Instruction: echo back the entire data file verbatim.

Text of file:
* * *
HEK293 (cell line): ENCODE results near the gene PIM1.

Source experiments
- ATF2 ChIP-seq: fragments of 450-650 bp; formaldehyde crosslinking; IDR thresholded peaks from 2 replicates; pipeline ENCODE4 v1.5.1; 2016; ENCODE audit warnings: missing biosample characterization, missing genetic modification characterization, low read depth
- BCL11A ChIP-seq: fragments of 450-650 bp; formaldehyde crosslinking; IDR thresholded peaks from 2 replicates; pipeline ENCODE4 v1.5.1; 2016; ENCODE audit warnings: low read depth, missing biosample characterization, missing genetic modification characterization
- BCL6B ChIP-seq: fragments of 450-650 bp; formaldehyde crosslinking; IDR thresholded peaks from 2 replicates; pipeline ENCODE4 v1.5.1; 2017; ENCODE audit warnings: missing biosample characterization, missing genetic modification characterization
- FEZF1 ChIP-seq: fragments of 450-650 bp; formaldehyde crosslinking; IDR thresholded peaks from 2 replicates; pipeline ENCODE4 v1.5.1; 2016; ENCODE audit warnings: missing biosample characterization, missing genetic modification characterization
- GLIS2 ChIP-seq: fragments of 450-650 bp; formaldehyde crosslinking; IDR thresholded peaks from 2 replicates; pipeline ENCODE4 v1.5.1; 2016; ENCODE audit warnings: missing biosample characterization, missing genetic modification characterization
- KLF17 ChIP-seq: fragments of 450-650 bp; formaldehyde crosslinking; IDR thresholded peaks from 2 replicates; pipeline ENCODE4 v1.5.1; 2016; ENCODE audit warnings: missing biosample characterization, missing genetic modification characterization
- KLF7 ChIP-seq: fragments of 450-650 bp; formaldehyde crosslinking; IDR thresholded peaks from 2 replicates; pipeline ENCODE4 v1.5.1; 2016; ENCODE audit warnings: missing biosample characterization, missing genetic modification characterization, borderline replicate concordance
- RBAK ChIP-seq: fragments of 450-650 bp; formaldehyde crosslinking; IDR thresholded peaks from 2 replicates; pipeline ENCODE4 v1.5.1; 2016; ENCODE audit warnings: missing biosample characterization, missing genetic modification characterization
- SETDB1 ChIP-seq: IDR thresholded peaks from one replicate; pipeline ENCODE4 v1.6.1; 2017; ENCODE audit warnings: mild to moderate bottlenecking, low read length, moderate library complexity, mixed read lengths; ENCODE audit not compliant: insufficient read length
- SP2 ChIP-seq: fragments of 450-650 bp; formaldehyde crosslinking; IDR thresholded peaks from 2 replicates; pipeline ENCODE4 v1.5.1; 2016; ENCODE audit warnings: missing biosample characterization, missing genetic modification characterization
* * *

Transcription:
HEK293 (cell line): ENCODE results near the gene PIM1.

Source experiments
- ATF2 ChIP-seq: fragments of 450-650 bp; formaldehyde crosslinking; IDR thresholded peaks from 2 replicates; pipeline ENCODE4 v1.5.1; 2016; ENCODE audit warnings: missing biosample characterization, missing genetic modification characterization, low read depth
- BCL11A ChIP-seq: fragments of 450-650 bp; formaldehyde crosslinking; IDR thresholded peaks from 2 replicates; pipeline ENCODE4 v1.5.1; 2016; ENCODE audit warnings: low read depth, missing biosample characterization, missing genetic modification characterization
- BCL6B ChIP-seq: fragments of 450-650 bp; formaldehyde crosslinking; IDR thresholded peaks from 2 replicates; pipeline ENCODE4 v1.5.1; 2017; ENCODE audit warnings: missing biosample characterization, missing genetic modification characterization
- FEZF1 ChIP-seq: fragments of 450-650 bp; formaldehyde crosslinking; IDR thresholded peaks from 2 replicates; pipeline ENCODE4 v1.5.1; 2016; ENCODE audit warnings: missing biosample characterization, missing genetic modification characterization
- GLIS2 ChIP-seq: fragments of 450-650 bp; formaldehyde crosslinking; IDR thresholded peaks from 2 replicates; pipeline ENCODE4 v1.5.1; 2016; ENCODE audit warnings: missing biosample characterization, missing genetic modification characterization
- KLF17 ChIP-seq: fragments of 450-650 bp; formaldehyde crosslinking; IDR thresholded peaks from 2 replicates; pipeline ENCODE4 v1.5.1; 2016; ENCODE audit warnings: missing biosample characterization, missing genetic modification characterization
- KLF7 ChIP-seq: fragments of 450-650 bp; formaldehyde crosslinking; IDR thresholded peaks from 2 replicates; pipeline ENCODE4 v1.5.1; 2016; ENCODE audit warnings: missing biosample characterization, missing genetic modification characterization, borderline replicate concordance
- RBAK ChIP-seq: fragments of 450-650 bp; formaldehyde crosslinking; IDR thresholded peaks from 2 replicates; pipeline ENCODE4 v1.5.1; 2016; ENCODE audit warnings: missing biosample characterization, missing genetic modification characterization
- SETDB1 ChIP-seq: IDR thresholded peaks from one replicate; pipeline ENCODE4 v1.6.1; 2017; ENCODE audit warnings: mild to moderate bottlenecking, low read length, moderate library complexity, mixed read lengths; ENCODE audit not compliant: insufficient read length
- SP2 ChIP-seq: fragments of 450-650 bp; formaldehyde crosslinking; IDR thresholded peaks from 2 replicates; pipeline ENCODE4 v1.5.1; 2016; ENCODE audit warnings: missing biosample characterization, missing genetic modification characterization